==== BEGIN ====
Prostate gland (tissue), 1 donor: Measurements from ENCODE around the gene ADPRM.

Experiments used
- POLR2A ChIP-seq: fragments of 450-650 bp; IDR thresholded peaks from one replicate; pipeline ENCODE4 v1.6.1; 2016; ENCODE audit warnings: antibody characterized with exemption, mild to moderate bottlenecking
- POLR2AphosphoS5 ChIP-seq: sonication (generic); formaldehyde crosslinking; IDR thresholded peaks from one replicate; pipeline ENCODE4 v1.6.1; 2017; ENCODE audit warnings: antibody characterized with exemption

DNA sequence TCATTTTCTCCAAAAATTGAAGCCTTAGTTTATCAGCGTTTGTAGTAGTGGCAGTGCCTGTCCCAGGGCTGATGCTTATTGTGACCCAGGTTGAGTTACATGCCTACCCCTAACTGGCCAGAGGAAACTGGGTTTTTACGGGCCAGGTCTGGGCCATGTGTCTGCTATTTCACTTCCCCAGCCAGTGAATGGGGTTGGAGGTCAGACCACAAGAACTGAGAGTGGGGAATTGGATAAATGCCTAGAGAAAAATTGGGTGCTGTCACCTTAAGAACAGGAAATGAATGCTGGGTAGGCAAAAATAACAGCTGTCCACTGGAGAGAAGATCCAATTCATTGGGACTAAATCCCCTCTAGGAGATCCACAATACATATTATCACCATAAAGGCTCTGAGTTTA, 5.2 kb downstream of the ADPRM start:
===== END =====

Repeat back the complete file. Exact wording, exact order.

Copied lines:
Prostate gland (tissue), 1 donor: Measurements from ENCODE around the gene ADPRM.

Experiments used
- POLR2A ChIP-seq: fragments of 450-650 bp; IDR thresholded peaks from one replicate; pipeline ENCODE4 v1.6.1; 2016; ENCODE audit warnings: antibody characterized with exemption, mild to moderate bottlenecking
- POLR2AphosphoS5 ChIP-seq: sonication (generic); formaldehyde crosslinking; IDR thresholded peaks from one replicate; pipeline ENCODE4 v1.6.1; 2017; ENCODE audit warnings: antibody characterized with exemption

DNA sequence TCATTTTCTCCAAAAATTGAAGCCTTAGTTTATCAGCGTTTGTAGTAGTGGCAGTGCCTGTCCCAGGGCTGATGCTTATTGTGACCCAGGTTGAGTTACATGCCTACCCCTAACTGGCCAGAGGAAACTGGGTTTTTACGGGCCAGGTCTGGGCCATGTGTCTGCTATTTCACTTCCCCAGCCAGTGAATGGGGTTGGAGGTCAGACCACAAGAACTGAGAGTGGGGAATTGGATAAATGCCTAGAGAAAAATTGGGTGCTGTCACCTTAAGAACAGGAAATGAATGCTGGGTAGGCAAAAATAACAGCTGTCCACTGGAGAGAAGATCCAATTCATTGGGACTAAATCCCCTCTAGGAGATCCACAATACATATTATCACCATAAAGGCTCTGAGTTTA, 5.2 kb downstream of the ADPRM start: